Trainee air stewardess, 24, almost goes BLIND after swimming with her contact lenses in 

Mail Online | 9/15/2018 | Stephen Matthews Assistant Health Editor For Mailonline
ali11 (Posted by) Level 3
Click For Photo: https://i.dailymail.co.uk/i/newpix/2018/09/13/17/5022295400000578-0-image-a-54_1536854812024.jpg

A trainee air stewardess had to undergo a cornea transplant after contracting a rare eye infection - caused by swimming with her contact lenses in.

Natalie Rance, from Bristol, wore her lenses while taking part in a training exercise to simulate a plane ditching in a swimming pool.

Fears - Keratitis - AK - Infection - Amoeba

And the 24-year-old fears this is when she picked up acanthamoeba keratitis (AK), an infection triggered by an amoeba found in water.

Miss Rance was at risk of being permanently robbed of her sight in one eye, as the aggressive amoeba can penetrate through the eyeball.

Order - Vision - Transplant - Cornea - Outer

In order to keep her vision, she underwent a full-thickness transplant of her cornea - the outer layer of her eyeball.

Miss Rance also had to have the natural crystalline lens removed from her right eye, and now needs an artificial iris inserted in order to see clearly.

'I - Infection - Job - Crew - Plane

She said: 'I believe I contracted the infection when I was training for a new job to become cabin crew, simulating a plane ditching in a swimming pool whilst wearing my lenses.

'It wasn't until I began to experience the rapid effects of the symptoms that I learnt about the risks associated with wearing my lenses in water.'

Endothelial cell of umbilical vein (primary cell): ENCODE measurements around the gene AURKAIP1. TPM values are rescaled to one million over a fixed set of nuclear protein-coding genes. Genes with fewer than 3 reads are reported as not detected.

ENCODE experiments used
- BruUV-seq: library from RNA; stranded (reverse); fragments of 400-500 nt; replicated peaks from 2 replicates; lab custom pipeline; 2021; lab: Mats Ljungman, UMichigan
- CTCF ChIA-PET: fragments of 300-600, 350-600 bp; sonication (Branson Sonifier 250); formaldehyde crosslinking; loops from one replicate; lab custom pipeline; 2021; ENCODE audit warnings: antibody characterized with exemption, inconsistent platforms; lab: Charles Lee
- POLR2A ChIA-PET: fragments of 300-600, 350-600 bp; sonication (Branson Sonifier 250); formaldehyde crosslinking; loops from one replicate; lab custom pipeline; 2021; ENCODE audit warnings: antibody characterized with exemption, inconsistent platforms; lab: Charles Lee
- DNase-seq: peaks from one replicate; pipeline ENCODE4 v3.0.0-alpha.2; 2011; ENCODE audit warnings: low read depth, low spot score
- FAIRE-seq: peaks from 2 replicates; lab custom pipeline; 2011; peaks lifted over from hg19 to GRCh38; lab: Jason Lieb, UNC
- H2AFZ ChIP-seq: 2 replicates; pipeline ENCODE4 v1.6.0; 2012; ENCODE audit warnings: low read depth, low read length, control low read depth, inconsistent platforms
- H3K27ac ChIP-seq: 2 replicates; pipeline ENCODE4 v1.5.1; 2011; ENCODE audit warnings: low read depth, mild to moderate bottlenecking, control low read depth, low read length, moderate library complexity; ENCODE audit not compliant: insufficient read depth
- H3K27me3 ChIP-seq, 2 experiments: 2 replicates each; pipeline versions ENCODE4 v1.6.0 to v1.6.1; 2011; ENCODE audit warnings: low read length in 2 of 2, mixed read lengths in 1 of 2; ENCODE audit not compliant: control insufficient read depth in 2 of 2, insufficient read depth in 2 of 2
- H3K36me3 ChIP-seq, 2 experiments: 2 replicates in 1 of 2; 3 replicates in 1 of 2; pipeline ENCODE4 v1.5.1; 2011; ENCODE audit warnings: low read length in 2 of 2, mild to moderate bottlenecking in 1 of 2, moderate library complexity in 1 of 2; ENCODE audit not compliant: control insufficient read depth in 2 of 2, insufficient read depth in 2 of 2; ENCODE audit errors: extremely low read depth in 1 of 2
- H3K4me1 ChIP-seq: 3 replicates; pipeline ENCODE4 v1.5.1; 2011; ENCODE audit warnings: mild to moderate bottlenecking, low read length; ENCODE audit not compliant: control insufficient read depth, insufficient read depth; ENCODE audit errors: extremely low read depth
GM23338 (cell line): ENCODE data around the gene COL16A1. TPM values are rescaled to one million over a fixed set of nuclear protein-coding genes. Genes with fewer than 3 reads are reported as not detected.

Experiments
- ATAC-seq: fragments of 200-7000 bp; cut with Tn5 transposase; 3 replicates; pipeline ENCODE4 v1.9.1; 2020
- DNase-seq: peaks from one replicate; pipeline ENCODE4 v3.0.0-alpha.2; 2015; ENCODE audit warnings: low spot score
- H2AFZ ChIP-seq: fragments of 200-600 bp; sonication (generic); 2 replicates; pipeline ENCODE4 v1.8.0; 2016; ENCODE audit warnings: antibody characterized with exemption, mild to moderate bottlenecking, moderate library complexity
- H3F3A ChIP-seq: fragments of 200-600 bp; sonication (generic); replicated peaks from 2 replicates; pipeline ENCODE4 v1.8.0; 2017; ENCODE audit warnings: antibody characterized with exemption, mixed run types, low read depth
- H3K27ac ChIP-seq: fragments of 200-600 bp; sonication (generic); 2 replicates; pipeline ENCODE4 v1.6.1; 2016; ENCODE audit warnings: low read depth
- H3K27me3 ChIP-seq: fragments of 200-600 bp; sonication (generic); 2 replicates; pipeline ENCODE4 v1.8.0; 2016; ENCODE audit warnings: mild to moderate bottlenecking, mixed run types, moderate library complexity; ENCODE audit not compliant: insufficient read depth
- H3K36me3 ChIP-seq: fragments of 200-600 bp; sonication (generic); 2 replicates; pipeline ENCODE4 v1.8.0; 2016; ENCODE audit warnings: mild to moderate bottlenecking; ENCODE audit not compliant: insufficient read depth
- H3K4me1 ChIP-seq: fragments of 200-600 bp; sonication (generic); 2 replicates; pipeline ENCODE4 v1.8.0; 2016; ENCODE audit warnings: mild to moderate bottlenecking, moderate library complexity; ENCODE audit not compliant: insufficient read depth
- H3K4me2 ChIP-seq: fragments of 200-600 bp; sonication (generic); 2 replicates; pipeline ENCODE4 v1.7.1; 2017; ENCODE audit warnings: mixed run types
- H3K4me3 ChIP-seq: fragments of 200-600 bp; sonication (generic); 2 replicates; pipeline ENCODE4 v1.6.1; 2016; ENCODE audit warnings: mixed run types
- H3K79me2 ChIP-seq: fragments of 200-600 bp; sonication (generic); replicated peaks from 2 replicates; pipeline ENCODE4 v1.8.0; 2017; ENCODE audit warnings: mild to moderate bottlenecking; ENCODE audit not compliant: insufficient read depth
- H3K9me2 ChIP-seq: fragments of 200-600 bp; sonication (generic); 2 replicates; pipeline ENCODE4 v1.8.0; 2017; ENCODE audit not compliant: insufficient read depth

Contact - Age - Years - Care - Eyes

She added: 'I've worn contact lenses from the age of 11 years, and have taken good care of my eyes.

'I was advised to clean them in solution after wearing them swimming and vaguely remember being told about something that lived in water.

Condition - Water - Climates - Something - Water

'However, I was naive to presume this was a condition caused by dirty water or tropical climates, not something that could be found in tap water or swimming pools which we all presume are safe.'

AK can be found in all water, including open water, domestic tap water and some swimming pools.

Number - Infections - Increase - Years

And the number of acanthamoeba infections has seen a steady increase over the last four years...
(Excerpt) Read more at: Mail Online
Wake Up To Breaking News!
Sign In or Register to comment.

Welcome to Long Room!

Where The World Finds Its News!